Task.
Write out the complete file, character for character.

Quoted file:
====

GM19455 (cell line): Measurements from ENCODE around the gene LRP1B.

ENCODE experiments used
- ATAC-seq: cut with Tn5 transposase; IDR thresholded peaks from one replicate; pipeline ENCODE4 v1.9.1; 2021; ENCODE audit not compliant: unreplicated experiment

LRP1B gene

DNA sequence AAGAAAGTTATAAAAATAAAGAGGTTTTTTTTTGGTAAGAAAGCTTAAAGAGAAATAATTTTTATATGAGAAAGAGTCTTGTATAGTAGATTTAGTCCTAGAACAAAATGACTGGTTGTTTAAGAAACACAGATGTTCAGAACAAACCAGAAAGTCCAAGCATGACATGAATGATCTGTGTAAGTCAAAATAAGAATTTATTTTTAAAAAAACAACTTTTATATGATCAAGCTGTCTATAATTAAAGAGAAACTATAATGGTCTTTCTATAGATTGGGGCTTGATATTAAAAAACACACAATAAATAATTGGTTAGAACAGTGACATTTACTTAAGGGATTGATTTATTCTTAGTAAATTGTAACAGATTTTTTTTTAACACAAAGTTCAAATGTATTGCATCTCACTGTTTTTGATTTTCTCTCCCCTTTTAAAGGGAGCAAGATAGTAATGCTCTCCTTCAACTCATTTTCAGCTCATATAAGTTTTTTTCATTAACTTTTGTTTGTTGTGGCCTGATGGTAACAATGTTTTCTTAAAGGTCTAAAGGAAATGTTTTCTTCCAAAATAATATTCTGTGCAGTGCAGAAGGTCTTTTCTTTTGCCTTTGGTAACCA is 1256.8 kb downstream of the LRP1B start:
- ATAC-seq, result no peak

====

GM19455 (cell line): Measurements from ENCODE around the gene LRP1B.

ENCODE experiments used
- ATAC-seq: cut with Tn5 transposase; IDR thresholded peaks from one replicate; pipeline ENCODE4 v1.9.1; 2021; ENCODE audit not compliant: unreplicated experiment

LRP1B gene

DNA sequence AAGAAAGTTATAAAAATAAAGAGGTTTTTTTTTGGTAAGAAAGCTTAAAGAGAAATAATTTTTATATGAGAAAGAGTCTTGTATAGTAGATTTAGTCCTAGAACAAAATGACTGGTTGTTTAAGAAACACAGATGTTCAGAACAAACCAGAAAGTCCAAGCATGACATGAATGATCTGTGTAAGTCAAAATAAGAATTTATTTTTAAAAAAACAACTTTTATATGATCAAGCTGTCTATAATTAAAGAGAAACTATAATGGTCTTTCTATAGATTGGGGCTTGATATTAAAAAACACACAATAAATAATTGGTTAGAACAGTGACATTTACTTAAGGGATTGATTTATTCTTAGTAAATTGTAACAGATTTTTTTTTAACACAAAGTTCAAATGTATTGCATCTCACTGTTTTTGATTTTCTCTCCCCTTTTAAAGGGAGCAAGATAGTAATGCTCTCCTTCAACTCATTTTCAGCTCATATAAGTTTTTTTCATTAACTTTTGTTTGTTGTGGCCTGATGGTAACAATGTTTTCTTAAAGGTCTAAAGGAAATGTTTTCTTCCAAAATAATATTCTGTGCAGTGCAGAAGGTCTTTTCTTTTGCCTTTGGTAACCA is 1256.8 kb downstream of the LRP1B start:
- ATAC-seq, result no peak